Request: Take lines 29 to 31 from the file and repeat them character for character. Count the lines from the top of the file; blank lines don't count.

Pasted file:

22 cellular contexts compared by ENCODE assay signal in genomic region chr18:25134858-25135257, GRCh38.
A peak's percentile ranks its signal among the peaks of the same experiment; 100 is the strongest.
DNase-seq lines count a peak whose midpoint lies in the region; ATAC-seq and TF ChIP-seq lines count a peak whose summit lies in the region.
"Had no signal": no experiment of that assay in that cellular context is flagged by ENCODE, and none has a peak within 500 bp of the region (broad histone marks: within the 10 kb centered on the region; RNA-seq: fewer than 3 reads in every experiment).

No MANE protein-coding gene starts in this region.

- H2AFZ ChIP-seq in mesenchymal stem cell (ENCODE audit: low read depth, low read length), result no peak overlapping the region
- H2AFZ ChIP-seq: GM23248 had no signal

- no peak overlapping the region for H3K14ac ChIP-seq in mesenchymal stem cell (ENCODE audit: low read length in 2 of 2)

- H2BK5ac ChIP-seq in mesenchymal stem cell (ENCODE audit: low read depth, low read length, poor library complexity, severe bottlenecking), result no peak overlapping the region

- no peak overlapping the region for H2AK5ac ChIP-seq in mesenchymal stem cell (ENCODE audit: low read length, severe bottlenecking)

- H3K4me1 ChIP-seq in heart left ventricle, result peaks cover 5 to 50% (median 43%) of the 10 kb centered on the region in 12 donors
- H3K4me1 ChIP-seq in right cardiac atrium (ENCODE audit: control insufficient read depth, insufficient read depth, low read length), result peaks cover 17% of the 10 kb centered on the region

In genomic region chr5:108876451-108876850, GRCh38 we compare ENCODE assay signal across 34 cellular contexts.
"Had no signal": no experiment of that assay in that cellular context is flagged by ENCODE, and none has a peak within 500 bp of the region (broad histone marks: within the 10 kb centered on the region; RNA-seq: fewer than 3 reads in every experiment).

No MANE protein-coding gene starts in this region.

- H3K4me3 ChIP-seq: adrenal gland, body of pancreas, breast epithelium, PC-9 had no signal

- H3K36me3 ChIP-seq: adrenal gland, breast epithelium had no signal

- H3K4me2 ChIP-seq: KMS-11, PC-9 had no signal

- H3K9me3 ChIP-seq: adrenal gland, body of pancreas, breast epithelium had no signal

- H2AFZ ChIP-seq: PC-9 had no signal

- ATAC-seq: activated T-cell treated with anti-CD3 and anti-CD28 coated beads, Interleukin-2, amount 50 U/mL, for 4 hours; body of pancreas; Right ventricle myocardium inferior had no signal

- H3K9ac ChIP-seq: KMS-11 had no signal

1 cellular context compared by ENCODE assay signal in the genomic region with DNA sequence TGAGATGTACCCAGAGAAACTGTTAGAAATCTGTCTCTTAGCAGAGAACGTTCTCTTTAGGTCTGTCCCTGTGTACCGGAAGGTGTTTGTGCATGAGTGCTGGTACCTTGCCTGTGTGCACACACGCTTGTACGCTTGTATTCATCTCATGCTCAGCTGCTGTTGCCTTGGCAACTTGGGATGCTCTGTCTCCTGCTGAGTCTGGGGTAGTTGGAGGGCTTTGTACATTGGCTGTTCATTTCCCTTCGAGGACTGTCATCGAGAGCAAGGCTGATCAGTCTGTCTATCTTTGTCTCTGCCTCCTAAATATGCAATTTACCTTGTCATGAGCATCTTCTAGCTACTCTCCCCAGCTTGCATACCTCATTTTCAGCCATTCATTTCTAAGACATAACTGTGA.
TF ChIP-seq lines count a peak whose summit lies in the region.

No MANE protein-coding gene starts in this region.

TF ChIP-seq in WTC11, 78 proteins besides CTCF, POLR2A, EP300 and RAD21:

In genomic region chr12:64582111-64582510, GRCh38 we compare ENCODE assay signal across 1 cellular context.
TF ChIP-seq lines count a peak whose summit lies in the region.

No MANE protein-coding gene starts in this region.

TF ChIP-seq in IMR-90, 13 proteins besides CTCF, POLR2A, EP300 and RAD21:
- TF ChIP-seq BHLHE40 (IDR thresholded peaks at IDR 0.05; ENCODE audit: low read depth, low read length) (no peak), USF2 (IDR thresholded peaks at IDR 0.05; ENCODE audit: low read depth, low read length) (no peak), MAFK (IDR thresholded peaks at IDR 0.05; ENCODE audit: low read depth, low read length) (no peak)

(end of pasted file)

No MANE protein-coding gene starts in this region.

TF ChIP-seq in IMR-90, 13 proteins besides CTCF, POLR2A, EP300 and RAD21:
- TF ChIP-seq BHLHE40 (IDR thresholded peaks at IDR 0.05; ENCODE audit: low read depth, low read length) (no peak), USF2 (IDR thresholded peaks at IDR 0.05; ENCODE audit: low read depth, low read length) (no peak), MAFK (IDR thresholded peaks at IDR 0.05; ENCODE audit: low read depth, low read length) (no peak)